Genomics 01/2008; 91(1):22-9. DOI:10.1016/j.ygeno.2007.09.003 · 2.79 Impact Factor
  • Source
    [Show abstract] [Hide abstract]
    ABSTRACT: There is evidence of both immune dysregulation and autoimmune phenomena in children with autism spectrum disorders (ASD). We examined the hormone/cytokine leptin in 70 children diagnosed with autism (including 37 with regression) compared with 99 age-matched controls including 50 typically developing (TD) controls, 26 siblings without autism, and 23 children with developmental disabilities (DD). Children with autism had significantly higher plasma leptin levels compared with TD controls (p<.006). When further sub-classified into regression or early onset autism, children with early onset autism had significantly higher plasma leptin levels compared with children with regressive autism (p<.042), TD controls (p<.0015), and DD controls (p<.004). We demonstrated an increase in leptin levels in autism, a finding driven by the early onset group.
    Journal of Autism and Developmental Disorders 01/2008; 38(1):169-75. DOI:10.1007/s10803-006-0353-1 · 3.34 Impact Factor
  • Source
    [Show abstract] [Hide abstract]
    ABSTRACT: Ambient levels of pesticides ("pesticide drift") are detectable at residences near agricultural field sites. Our goal was to evaluate the hypothesis that maternal residence near agricultural pesticide applications during key periods of gestation could be associated with the development of autism spectrum disorders (ASD) in children. We identified 465 children with ASD born during 1996-1998 using the California Department of Developmental Services electronic files, and matched them by maternal date of last menstrual period to 6,975 live-born, normal-birth-weight, term infants as controls. We determined proximity to pesticide applications using California Department of Pesticide Regulation records refined using Department of Water Resources land use polygons. A staged analytic design applying a priori criteria to the results of conditional logistic regressions was employed to exclude associations likely due to multiple testing error. Of 249 unique hypotheses, four that described organochlorine pesticide applications--specifically those of dicofol and endosulfan--occurring during the period immediately before and concurrent with central nervous system embryogenesis (clinical weeks 1 through 8) met a priori criteria and were unlikely to be a result of multiple testing. Multivariate a posteriori models comparing children of mothers living within 500 m of field sites with the highest nonzero quartile of organochlorine poundage to those with mothers not living near field sites suggested an odds ratio for ASD of 6.1 (95% confidence interval, 2.4-15.3). ASD risk increased with the poundage of organochlorine applied and decreased with distance from field sites. The association between residential proximity to organochlorine pesticide applications during gestation and ASD among children should be further studied.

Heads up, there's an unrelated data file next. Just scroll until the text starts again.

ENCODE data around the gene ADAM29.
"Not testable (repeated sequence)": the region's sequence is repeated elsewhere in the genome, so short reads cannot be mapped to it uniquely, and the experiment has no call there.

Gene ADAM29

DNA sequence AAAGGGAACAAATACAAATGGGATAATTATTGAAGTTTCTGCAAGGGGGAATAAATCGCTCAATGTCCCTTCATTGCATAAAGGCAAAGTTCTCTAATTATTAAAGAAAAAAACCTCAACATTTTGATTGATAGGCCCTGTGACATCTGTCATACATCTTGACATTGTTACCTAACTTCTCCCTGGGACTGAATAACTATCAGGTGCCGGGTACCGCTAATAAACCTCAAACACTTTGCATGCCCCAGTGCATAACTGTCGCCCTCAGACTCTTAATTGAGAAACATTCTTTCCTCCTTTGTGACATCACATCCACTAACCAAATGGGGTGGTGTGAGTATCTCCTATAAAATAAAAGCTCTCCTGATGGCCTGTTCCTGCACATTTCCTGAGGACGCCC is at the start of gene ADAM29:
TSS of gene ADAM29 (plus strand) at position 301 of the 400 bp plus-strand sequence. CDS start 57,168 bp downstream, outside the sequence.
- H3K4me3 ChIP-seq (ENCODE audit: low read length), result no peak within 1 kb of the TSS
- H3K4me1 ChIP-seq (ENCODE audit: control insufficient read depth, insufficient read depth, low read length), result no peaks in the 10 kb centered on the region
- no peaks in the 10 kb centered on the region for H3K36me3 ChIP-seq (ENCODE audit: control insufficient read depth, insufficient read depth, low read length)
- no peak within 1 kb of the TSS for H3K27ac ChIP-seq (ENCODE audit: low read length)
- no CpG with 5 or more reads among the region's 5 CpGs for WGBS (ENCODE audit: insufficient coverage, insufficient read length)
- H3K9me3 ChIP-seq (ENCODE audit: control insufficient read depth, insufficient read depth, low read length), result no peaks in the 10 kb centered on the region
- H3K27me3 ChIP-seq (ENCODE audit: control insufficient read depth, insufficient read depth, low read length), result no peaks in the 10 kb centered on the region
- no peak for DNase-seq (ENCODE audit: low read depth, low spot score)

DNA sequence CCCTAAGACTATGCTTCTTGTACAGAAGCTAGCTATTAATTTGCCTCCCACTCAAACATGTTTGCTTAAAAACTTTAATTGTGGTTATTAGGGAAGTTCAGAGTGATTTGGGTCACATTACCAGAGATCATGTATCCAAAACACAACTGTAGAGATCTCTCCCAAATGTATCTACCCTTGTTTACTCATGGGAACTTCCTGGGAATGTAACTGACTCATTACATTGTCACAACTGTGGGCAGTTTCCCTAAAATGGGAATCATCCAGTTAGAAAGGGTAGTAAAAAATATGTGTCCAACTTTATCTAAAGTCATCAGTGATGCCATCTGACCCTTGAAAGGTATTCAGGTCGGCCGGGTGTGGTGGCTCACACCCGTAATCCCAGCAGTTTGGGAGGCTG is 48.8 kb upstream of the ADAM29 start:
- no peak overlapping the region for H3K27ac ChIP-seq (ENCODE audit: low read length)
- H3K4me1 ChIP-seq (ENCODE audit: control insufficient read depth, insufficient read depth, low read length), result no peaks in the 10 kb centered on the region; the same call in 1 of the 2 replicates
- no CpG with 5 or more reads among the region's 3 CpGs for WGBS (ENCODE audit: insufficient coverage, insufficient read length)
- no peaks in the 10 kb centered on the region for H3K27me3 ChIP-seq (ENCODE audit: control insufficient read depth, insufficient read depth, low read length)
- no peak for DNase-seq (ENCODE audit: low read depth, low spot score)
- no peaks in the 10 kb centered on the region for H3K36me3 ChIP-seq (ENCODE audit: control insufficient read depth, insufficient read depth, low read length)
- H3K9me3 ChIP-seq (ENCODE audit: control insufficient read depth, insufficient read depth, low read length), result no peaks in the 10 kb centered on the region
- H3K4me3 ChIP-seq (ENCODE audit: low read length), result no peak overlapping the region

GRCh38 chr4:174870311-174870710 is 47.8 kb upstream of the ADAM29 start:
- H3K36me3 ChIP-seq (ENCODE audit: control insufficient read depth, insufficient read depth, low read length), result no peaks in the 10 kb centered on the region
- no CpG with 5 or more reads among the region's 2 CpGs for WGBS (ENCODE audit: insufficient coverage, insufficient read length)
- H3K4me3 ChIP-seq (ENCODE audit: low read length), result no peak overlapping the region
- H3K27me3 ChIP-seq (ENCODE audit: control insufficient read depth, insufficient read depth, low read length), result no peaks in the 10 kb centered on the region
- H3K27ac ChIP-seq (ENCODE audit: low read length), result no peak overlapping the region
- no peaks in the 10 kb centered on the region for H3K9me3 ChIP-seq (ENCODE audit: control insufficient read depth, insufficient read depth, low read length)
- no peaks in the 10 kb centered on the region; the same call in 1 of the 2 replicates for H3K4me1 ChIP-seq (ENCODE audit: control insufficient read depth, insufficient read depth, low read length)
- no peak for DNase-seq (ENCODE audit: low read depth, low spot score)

Environmental Health Perspectives 11/2007; 115(10):1482-9. DOI:10.1289/ehp.10168 · 7.03 Impact Factor